If you’re here, chances are that you’re like me--we take advantage of free stuff on the Internet. I download free entertainment, upload my photos to free storage, take free Elvish classes, and crowd source bored teens. Hell, this is a free article on a free site that posts free podcasts. FREE! We are living in a golden age of entitlement when the expectation is for products and services to not monetize directly. This Thanksgiving, let’s keep it that way by helping them monetize indirectly.
Ways you can give thanks to the Internet.
Succumb to Sponsors
The majority of content that is free to consumers is paid for by advertising and they are pretty darn good at finding some product that appeals to you, given the type of content you are consuming. Now’s the time to turn off your ad-blocker. Click through the banner ad and hear out the live read. The content you love gets credit sometimes just for visiting their advertiser’s website. Go ahead a start that free trail or...whatever, and if it’s halfway decent, stick around for at least another month to encourage the sponsor to keep spending ad dollars with those you find valuable.
Smaller operations have less big money sponsors so they become affiliates to companies like Amazon. In these cases they don’t get paid until you buy something from said company. The good news is, there is something you want from Amazon. All you need to do is click through a link on your favorite site’s webpage and then you can shop as per usual. If you really want to help out, and why wouldn’t you considering that it’s no more cost to you, bookmark the affiliate link after you click through so that the Amazon (or whoever) on your browser gives thanks every time to use it.
The purest of thanks is giving cash and expecting nothing in return. Even if they’ve never run a donation drive, there is likely a “Donate” button somewhere that will take your PayPal credit. One-time bonuses are always appreciated, but if you want to pay them regularly for their content, making a recurring donation, sometimes called a subscription, is also an option.
The one thing I’ve never heard an Internet personality specifically solicit is an actual present. I’m talking about looking up the address of an Internet personality and mailing them something that you think they’d like. If you’ve spent as much time as I have listening to certain podcasts, you have an intimate knowledge of what they like. This is an unconventional thanks, but it’s also the most personal and therefore the most likely to return a thanks for the thanks.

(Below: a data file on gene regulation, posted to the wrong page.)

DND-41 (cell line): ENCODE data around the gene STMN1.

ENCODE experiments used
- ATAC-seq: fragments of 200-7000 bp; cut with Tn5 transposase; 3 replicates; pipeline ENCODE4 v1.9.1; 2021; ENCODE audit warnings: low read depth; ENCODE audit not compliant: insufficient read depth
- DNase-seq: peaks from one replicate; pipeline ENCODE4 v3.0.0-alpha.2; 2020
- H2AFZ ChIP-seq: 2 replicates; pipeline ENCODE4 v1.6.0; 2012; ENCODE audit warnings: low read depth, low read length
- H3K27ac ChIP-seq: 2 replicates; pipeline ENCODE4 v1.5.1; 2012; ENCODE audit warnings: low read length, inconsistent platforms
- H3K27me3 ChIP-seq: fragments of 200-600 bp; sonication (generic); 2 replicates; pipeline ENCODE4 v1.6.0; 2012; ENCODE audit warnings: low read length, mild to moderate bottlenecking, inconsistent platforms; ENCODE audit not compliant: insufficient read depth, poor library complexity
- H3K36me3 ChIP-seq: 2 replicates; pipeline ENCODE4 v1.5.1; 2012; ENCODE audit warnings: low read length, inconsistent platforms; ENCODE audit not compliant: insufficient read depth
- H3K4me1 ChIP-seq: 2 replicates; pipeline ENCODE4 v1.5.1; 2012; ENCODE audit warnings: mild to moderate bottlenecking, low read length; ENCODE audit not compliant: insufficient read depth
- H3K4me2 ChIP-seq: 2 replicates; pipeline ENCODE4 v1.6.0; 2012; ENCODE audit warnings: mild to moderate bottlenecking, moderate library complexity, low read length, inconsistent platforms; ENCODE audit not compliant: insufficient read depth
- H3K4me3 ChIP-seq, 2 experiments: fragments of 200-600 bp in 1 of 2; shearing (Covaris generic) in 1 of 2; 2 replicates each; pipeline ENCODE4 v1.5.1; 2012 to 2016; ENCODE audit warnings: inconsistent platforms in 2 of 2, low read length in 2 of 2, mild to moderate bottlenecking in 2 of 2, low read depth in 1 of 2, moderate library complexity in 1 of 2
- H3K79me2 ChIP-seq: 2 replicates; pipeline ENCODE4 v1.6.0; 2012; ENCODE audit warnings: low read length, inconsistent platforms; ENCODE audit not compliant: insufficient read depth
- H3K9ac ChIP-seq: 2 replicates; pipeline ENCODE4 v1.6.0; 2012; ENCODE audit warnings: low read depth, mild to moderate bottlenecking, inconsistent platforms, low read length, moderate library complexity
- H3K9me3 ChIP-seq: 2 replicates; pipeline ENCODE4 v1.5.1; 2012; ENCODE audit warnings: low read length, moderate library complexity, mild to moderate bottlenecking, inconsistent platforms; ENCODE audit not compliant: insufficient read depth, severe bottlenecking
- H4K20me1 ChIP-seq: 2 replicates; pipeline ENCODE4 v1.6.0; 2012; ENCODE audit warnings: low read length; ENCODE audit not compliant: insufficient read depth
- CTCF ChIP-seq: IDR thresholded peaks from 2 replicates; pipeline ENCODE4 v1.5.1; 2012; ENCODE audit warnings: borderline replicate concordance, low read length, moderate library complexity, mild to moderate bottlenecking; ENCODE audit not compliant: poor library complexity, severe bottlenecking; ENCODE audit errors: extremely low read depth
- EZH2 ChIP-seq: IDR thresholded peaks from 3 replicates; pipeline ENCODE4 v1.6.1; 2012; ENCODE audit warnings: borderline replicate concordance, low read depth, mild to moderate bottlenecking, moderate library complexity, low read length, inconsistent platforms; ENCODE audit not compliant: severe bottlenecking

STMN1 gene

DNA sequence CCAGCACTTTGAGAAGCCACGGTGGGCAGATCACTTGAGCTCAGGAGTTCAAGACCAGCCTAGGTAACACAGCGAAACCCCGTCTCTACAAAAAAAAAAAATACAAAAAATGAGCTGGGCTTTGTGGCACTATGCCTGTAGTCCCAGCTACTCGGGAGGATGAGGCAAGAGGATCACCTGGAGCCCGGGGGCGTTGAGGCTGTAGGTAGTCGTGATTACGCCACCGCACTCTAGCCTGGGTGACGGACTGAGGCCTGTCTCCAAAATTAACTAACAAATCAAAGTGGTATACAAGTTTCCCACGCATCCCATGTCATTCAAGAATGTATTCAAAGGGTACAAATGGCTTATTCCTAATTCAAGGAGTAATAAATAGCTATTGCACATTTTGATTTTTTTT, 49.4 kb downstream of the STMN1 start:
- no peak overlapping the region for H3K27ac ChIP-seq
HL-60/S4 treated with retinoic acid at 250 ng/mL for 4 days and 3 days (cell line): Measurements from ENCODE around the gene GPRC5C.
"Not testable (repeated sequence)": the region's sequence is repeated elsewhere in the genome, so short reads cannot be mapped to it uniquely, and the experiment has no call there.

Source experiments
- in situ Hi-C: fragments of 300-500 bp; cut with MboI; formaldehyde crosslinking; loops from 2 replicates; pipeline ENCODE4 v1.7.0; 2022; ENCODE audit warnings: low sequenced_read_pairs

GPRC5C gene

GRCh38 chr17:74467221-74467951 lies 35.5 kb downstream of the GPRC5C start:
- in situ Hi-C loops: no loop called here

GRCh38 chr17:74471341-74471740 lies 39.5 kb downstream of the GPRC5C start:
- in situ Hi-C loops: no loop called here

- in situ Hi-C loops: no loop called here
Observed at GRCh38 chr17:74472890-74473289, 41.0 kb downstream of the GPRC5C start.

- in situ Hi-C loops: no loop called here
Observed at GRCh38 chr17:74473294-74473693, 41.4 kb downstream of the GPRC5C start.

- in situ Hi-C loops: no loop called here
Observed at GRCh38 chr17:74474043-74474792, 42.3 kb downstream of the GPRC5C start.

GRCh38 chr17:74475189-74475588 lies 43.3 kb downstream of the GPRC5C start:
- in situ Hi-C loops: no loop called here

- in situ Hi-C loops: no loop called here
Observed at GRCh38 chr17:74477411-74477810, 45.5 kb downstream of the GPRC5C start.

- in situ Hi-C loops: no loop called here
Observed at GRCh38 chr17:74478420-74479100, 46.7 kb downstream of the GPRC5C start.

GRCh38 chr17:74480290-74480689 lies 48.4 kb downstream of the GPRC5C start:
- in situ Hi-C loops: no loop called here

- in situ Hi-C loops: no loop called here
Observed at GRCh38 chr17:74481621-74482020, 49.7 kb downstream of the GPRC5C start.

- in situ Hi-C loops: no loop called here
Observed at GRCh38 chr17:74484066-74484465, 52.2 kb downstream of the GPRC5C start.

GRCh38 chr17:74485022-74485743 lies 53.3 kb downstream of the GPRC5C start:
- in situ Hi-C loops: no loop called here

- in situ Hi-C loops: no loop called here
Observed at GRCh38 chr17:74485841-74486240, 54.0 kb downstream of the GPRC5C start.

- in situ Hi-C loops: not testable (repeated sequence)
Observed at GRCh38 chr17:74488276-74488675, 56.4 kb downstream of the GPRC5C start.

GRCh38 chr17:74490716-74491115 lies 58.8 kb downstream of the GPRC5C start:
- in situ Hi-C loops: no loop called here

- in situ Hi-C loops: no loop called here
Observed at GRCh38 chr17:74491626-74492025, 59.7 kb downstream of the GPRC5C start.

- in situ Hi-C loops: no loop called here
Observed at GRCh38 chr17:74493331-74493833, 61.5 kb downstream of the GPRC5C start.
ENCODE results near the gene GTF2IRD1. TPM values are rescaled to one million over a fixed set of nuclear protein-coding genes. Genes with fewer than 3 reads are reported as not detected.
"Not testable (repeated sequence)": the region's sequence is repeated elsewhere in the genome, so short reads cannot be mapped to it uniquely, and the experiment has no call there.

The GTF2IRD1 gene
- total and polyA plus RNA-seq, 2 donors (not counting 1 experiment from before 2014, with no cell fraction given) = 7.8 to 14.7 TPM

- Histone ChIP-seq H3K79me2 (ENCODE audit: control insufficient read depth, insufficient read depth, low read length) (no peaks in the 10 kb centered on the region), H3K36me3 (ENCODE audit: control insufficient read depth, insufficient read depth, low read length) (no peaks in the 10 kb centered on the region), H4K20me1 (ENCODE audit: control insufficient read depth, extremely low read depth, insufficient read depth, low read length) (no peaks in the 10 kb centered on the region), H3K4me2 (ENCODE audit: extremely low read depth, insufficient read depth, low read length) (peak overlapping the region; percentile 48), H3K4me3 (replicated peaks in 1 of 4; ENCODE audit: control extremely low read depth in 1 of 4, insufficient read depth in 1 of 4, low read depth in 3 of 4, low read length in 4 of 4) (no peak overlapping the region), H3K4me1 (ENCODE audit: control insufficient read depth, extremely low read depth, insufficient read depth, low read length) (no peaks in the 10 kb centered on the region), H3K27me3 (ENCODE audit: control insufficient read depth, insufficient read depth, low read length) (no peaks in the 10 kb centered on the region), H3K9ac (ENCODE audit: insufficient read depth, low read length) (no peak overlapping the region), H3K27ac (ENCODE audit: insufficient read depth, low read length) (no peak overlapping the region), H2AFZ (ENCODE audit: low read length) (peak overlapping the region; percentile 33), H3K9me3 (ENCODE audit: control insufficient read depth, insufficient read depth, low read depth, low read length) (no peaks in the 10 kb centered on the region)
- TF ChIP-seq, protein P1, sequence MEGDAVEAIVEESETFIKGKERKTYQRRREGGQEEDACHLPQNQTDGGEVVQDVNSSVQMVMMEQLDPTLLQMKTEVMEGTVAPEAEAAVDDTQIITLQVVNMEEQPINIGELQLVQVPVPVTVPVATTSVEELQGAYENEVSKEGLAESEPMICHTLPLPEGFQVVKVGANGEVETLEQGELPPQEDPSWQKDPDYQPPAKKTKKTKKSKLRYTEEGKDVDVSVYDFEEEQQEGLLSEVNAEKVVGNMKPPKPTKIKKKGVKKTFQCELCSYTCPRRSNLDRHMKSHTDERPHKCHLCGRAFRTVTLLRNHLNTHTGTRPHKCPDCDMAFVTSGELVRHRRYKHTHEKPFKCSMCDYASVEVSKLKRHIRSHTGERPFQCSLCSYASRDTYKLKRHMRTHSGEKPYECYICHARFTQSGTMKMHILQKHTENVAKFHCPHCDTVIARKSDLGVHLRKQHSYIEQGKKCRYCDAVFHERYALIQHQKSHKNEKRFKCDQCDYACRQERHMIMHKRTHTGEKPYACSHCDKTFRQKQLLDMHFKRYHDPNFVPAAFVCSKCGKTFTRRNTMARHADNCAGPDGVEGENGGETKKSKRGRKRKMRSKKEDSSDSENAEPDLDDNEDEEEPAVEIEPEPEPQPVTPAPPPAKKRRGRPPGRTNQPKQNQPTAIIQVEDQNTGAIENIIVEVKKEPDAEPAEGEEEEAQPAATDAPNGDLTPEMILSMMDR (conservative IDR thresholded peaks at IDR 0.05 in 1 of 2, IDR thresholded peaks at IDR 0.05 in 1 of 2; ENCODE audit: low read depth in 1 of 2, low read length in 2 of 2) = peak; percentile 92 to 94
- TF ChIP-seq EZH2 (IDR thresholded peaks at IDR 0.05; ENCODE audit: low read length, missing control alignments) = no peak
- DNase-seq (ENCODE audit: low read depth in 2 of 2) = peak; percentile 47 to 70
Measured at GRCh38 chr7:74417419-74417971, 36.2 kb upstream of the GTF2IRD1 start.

From t-shirts to in-app purchases, most of the things we love have some value-adder available. In the case of swag, this helps out your favorite Internet types in two ways: they make a little profit off the shirt or whatever, and it potentially spreads the word that they exist and that you enjoy them. If I see a friend wearing a shirt from a podcast, I’ll give the show at least one listen to see what they’re into. If the show is good, one listen is all it takes to get hooked.
Speaking of spreading the word, write a review. This is the option where the least excuses apply because it doesn’t touch your wallet at all, it just takes a moment of your time. If the thing you love is distributed somewhere, like iTunes or Google Play, that’s a great place to leave a review. If that doesn’t apply, just find a comment section and tell them what you like about their stuff. Positive feedback is a gift unto itself, but these reviews and high-star ratings can also makes them more visible on iTunes lists (or whatever applies) which gets them in front of more eyeballs of potential new users/viewers/listeners/ect.
People create stuff for the web mostly because they enjoy doing it. They probably don’t need money or encouragement or thanks to keep going, but it helps. Creators often have a symbiotic relationship with their audiences and the more they get back, the more they give. Pay a podcaster enough to make a studio and sound quality improves. Give a game a glowing review and new levels appear in the next update. Everyone wins. So thanks, Internet. It’s been another great year of free stuff. Now I’m going to work on your Holiday bonus.
Football season brings in freelance work from a company I've worked with the past few years. I do tees for individual games, frat events, and schedules like those below for Mississippi schools. Luckily, I haven't been asked to make a shirt against my alma mater, the University of Georgia.